09/01/2016

Winston McKenzie was a despicable CBB contestant, but why was he allowed in the house in the first place?

It's 2016.

Same sex couples are free to marry and start a family by adopting; women are taking up more managerial and senior positions; and, for the most part, there are very few, if any, racial inequalities. 

So why, I'm wondering, did the Celebrity Big Brother bosses allow an obvious homophobe into the CBB house this week?

His VT alone should have been enough to have him ejected as soon as he entered but, for whatever reason, nothing was done. 

Incase you've been living under a rock and haven't heard the scandal, I'm talking about Winston McKenzie. A former boxer, London Mayor hopeful and UKIP supporter, controversy over Winston started before he even went in the famous house. His VT was full of homophobic remarks as he said he "could cope with a homosexual in the house - I guess I'll just have to stand with my back up against the wall the whole time."

In last year's shocking series (the Perez one), R&B singer Alexander O'Neal left the house after he was given a warning for calling Perez a 'faggot'. Of course, he was 110% deserving of the warning, but if that warranted a warning then why did Winston not receive one? Or have the comments cut from his VT in the editing stage?

To me, it seems like the CBB bosses set him up. I have absolutely no sympathy for the man. He was portrayed as a despicable human being. But the bosses played a clever game with him. 

During the task where the housemates discovered how much they had learnt about each other, Winston admitted he had said that same sex couples adopting a child was like child abuse. Bosses at Big Brother obviously knew he had said this prior to him entering the house, and still decided to allow him to go in, so to bring this up once he was in was just asking for trouble.

They knew it would make good tv when he admitted to it and the house turned on him and had a row. Of course, Winston shouldn't have said those things in the first place for them to be brought up, but he was set up in that scenario.

The bosses at Big Brother should've been more professional and sensible and not put him in in the first place. His extremist, cave man era views had no place on prime time television.

His post-eviction interview with Emma Willis and then Rylan was ha ceded excellently. Emma Willis has received so much praise for how she handled herself and quizzed him on his views, beliefs and behaviour. She has also received a bit of flack for being 'unprofessional' but, in my opinion, she was as professional as she could have been given the circumstances.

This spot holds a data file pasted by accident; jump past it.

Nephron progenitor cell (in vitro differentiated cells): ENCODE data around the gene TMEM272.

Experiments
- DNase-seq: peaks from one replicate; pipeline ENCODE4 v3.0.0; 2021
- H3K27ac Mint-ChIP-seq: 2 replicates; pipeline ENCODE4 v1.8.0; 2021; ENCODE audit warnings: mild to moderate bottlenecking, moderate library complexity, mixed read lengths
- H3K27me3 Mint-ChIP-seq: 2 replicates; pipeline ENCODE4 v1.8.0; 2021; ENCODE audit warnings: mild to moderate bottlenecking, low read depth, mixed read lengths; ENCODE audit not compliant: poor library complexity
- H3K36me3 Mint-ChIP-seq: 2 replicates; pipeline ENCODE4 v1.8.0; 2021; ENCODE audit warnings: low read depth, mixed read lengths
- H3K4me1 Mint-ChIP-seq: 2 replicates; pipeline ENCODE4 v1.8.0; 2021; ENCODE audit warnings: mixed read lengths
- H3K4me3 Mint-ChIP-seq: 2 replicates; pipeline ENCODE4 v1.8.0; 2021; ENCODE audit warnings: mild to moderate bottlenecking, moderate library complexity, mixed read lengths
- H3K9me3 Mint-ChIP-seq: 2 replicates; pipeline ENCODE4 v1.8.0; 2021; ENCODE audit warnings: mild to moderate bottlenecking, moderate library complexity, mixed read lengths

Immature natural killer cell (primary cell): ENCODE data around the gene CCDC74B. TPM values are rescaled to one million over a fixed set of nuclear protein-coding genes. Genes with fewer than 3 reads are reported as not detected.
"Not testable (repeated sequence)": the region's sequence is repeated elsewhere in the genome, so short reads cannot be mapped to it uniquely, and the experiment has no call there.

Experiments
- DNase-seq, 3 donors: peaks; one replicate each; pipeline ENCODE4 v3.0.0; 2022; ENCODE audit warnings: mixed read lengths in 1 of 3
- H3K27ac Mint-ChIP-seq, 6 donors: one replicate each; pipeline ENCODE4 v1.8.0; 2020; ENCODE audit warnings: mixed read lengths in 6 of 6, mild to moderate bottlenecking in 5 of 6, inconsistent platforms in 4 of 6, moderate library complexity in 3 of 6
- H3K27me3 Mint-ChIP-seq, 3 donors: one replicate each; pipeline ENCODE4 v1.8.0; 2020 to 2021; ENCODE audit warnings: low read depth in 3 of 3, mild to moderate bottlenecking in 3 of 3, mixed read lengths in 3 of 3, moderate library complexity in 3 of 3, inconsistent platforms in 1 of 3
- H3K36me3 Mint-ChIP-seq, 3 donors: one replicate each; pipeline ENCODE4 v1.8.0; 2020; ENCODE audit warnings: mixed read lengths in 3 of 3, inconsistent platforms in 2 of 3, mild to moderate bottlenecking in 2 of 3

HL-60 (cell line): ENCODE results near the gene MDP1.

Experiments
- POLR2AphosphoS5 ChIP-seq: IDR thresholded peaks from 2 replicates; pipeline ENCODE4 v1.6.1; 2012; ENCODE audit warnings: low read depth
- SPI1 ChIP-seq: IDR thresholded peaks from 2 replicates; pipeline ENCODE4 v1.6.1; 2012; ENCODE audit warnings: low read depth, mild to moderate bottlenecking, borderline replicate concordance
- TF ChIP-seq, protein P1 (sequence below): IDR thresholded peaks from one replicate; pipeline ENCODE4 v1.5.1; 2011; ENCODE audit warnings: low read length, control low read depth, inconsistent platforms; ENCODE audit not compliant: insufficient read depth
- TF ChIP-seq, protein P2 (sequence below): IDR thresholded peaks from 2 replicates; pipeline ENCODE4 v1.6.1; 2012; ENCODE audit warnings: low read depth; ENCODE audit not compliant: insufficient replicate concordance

Every year there's a scandal on CBB - Jade Goody and Shilpa, Perez Hilton and Alexander O'Neal - but this year it could have been so easily avoided. Bosses could've prevented his beliefs being aired by not putting him in the house.

I imagine that Winston's career in the public eye is well and truly over now. Unfortunately, there will be people who share his barbaric beliefs but, luckily, this day in age sees the vast majority of people share the view that everyone is equal.

Part of me feels a bit sorry for Winston. Only a very small part, though. If people aired their racist views in the same way he did his homosexual ones, there would be uproar. So long as a child is given a loving home - whether it be with a gay, straight or inter-racial family - it shouldn't matter. All that matters is love. If two people are in love, who has the right to stand in the way of that and say it isn't right? If someone is attracted to a person of the same sex, who has the right to say whether that's right or wrong? Just like if a man wants to become a woman, or vice versa, how can anyone be in a position to say that's not ok?

We live in a world of free will, just like we do free speech. And whilst people are free to say what they want on topics, they should realise that there is a big difference between capitalising on freedom of speech and sharing an opinion, to being offensive and down-right inappropriate.

It's 2016 for crying out loud, we left the era of racism, homophobia and inequality behind for a reason. 

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